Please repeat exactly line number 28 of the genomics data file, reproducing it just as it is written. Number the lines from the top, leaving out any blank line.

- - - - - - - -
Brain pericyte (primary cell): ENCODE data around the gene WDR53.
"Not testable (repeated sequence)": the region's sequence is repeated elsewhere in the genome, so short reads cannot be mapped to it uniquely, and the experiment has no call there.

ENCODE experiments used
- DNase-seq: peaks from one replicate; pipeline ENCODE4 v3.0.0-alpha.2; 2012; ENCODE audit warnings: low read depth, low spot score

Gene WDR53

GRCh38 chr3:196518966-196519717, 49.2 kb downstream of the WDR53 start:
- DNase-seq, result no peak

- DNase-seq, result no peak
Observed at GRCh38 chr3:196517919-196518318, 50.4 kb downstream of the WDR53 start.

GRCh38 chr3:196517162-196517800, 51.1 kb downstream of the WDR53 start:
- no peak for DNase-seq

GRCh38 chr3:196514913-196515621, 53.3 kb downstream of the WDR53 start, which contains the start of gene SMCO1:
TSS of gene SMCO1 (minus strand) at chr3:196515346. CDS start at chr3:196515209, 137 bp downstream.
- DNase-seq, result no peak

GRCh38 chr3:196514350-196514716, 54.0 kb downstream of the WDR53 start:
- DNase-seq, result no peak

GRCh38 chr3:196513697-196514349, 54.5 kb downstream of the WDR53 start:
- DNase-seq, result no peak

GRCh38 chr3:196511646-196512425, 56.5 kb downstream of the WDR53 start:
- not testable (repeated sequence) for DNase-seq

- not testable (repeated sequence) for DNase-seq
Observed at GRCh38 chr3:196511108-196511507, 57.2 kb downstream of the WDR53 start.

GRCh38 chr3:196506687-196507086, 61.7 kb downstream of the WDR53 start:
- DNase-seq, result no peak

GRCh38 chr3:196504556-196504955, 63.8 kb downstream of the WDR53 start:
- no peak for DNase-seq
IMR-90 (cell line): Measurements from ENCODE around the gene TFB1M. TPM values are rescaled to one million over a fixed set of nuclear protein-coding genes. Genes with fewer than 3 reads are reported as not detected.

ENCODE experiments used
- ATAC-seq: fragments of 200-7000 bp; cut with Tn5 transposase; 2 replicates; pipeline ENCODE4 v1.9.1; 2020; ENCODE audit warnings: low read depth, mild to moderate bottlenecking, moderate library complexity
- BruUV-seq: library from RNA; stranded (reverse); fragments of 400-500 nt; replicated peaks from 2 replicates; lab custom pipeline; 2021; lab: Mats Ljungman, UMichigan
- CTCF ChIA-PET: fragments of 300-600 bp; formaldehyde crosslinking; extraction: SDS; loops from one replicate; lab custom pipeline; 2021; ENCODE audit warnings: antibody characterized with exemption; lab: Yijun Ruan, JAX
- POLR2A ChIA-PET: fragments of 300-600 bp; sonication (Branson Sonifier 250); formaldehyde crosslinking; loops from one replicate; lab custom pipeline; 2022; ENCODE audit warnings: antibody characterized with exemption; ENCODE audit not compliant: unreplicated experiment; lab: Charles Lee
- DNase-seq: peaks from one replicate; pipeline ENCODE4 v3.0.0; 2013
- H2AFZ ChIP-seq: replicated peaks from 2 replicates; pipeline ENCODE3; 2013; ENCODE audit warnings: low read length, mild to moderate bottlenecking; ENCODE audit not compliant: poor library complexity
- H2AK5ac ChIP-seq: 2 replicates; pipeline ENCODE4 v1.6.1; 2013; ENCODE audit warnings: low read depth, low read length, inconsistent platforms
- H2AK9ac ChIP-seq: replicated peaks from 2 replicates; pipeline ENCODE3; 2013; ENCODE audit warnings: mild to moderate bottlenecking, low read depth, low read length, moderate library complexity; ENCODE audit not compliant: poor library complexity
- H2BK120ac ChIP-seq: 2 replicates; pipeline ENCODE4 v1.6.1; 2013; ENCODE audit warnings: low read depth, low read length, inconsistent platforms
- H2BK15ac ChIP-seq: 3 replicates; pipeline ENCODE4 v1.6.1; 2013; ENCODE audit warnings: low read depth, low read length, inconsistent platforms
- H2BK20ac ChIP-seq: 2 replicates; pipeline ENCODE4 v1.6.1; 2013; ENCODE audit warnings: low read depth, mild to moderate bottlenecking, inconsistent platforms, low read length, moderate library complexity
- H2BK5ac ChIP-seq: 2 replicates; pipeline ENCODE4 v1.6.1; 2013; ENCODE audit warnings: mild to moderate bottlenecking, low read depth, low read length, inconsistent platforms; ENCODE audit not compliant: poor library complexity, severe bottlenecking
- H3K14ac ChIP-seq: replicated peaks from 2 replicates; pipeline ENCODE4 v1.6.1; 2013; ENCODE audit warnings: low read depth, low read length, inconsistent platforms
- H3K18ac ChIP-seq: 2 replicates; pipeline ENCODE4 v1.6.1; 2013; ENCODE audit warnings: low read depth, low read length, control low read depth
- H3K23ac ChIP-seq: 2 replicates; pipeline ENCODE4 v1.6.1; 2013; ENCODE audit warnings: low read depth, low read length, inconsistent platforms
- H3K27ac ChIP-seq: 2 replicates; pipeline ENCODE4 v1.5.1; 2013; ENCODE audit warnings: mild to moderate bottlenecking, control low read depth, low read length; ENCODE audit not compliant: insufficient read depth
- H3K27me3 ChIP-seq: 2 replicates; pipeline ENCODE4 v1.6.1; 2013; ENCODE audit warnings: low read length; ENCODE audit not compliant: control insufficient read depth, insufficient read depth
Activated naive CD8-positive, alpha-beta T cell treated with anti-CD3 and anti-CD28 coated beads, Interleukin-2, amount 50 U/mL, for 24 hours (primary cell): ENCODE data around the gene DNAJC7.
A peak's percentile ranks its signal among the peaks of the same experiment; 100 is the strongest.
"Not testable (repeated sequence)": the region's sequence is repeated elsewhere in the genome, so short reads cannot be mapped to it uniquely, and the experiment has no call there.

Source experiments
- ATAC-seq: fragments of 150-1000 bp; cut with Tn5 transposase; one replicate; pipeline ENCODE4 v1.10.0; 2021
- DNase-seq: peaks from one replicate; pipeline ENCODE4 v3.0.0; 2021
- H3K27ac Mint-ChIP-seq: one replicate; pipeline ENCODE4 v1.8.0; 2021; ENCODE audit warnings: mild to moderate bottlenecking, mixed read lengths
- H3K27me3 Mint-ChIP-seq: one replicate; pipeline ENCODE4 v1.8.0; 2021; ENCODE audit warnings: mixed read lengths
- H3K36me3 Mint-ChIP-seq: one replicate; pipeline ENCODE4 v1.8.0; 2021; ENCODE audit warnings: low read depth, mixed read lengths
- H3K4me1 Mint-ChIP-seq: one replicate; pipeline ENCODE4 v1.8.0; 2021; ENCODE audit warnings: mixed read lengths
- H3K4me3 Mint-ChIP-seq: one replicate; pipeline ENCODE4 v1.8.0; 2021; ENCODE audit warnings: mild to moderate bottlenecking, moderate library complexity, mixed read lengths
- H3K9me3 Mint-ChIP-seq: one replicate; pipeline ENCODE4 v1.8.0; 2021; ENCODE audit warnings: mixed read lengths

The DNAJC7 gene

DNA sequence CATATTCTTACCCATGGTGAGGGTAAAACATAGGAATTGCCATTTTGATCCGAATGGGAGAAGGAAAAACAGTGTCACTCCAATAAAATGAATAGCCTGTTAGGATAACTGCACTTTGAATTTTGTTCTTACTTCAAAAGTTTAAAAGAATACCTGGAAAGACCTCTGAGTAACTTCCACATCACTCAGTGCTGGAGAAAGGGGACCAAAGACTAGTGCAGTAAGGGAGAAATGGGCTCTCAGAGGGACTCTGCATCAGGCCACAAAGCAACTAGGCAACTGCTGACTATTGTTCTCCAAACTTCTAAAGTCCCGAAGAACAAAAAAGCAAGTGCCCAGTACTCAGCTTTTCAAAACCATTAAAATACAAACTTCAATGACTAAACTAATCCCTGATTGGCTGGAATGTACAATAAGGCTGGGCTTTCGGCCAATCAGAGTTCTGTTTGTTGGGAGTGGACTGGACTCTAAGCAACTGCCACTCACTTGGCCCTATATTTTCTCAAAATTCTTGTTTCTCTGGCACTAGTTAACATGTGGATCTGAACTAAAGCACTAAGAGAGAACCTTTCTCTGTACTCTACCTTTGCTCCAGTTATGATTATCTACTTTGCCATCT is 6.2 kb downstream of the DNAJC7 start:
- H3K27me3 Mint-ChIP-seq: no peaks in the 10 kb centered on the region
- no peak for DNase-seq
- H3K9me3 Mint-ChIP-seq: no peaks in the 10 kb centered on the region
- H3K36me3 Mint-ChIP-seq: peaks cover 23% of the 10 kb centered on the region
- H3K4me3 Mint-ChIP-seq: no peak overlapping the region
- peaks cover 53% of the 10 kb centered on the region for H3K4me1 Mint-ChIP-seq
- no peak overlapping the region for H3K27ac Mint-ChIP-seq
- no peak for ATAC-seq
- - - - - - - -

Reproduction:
ENCODE experiments used